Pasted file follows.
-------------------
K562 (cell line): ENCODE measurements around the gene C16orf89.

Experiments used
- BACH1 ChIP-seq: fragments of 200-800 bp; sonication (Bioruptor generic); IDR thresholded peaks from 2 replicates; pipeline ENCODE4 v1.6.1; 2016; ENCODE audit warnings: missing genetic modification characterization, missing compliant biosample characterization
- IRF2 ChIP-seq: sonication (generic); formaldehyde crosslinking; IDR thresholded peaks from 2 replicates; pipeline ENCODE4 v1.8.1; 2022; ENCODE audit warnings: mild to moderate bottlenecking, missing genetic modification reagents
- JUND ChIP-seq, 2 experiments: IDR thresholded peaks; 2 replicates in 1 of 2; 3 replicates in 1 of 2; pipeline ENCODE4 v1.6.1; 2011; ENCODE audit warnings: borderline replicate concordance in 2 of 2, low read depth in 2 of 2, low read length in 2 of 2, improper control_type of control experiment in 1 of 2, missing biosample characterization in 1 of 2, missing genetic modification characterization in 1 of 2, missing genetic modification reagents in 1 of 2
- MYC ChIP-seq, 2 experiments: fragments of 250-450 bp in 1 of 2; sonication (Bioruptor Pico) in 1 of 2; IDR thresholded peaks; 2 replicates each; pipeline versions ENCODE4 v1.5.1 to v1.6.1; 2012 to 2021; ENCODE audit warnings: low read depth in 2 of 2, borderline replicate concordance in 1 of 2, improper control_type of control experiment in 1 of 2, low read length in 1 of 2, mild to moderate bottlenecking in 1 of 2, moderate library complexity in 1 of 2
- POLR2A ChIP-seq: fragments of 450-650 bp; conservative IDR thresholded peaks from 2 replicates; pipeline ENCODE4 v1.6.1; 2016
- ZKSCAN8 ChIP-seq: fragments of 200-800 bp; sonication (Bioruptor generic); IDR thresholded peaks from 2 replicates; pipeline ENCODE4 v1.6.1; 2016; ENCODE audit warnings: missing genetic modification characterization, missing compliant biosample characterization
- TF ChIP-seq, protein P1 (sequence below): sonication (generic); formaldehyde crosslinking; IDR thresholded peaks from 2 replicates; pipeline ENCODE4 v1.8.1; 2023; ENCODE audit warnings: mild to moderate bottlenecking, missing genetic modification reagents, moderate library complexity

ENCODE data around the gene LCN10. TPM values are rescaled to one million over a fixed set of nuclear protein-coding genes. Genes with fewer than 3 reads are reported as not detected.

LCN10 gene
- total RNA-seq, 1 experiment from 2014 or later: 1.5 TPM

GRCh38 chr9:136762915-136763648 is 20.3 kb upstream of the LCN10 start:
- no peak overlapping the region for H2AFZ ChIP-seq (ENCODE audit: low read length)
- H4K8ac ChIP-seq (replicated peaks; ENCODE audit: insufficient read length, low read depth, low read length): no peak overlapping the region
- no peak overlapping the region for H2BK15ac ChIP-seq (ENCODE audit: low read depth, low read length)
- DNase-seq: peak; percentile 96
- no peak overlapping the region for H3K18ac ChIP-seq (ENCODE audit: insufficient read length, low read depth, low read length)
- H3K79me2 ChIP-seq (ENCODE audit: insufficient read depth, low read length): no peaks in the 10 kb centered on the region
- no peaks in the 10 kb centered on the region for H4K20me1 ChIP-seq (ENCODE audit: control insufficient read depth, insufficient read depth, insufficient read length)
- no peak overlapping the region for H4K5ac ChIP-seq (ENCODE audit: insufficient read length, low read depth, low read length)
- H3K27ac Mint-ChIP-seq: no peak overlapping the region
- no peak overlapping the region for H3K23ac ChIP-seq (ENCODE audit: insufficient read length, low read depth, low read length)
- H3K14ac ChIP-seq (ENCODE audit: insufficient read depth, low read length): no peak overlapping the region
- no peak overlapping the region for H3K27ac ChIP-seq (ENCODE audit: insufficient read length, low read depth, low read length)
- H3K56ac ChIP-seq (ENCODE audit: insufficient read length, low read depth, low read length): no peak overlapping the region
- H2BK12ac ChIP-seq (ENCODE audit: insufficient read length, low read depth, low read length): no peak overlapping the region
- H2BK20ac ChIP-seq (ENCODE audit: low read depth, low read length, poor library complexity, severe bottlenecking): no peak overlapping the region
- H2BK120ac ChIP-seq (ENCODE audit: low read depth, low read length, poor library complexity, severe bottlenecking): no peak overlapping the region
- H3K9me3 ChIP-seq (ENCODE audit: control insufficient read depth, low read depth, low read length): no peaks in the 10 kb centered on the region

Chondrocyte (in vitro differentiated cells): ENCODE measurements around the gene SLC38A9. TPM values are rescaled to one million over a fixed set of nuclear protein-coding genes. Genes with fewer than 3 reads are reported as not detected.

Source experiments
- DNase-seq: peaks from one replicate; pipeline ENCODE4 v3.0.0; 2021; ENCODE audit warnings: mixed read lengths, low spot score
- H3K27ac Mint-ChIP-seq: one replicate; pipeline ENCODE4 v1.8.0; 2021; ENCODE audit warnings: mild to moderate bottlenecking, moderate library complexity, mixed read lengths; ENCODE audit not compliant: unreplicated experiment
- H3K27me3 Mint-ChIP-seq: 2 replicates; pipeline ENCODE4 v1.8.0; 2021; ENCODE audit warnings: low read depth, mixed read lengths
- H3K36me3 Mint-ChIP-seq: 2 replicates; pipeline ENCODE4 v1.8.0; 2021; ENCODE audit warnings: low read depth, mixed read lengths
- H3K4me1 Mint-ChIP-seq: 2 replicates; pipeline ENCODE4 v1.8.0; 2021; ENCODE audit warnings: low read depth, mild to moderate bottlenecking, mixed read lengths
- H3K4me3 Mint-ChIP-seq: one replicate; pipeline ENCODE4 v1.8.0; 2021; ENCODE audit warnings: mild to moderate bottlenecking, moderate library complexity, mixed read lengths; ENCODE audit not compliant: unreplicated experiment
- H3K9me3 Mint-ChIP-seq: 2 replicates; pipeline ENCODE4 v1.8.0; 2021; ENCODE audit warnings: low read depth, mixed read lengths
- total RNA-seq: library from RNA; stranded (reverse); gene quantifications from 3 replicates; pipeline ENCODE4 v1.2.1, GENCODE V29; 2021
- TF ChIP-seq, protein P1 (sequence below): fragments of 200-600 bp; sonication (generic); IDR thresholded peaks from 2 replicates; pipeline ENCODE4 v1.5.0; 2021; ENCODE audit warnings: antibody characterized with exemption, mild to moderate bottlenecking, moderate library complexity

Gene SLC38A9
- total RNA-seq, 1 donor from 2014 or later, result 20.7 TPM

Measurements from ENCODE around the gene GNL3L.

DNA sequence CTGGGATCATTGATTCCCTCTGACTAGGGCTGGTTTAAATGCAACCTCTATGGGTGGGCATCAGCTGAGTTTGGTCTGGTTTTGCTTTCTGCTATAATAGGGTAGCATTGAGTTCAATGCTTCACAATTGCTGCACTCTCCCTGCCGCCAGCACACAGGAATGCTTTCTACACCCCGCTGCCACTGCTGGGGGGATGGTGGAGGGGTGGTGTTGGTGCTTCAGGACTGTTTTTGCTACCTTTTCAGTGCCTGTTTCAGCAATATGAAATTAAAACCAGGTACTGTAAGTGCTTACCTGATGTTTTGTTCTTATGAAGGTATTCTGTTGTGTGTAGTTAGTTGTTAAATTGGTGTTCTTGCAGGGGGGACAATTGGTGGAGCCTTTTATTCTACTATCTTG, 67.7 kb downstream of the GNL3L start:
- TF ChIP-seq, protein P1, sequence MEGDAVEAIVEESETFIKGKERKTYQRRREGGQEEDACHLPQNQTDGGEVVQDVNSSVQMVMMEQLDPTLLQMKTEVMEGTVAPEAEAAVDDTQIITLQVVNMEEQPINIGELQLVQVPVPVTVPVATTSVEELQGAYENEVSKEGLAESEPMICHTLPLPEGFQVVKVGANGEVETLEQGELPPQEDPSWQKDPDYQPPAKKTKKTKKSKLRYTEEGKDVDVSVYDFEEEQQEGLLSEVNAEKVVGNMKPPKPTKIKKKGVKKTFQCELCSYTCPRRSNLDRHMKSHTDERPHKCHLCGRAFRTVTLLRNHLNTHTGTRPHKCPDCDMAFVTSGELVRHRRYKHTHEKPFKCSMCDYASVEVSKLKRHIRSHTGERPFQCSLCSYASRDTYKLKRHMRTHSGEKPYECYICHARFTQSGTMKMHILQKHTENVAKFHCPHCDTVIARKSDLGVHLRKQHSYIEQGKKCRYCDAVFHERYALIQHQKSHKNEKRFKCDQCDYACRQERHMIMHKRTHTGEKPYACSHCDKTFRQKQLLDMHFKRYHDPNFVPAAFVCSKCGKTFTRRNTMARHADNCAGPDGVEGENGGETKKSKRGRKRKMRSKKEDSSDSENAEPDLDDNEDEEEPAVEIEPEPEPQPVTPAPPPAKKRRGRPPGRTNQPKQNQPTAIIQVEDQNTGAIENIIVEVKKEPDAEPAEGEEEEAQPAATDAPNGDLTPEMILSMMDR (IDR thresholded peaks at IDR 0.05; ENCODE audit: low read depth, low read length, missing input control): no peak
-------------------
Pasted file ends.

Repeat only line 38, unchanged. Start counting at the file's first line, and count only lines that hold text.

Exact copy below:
- H3K4me3 Mint-ChIP-seq: one replicate; pipeline ENCODE4 v1.8.0; 2021; ENCODE audit warnings: mild to moderate bottlenecking, moderate library complexity, mixed read lengths; ENCODE audit not compliant: unreplicated experiment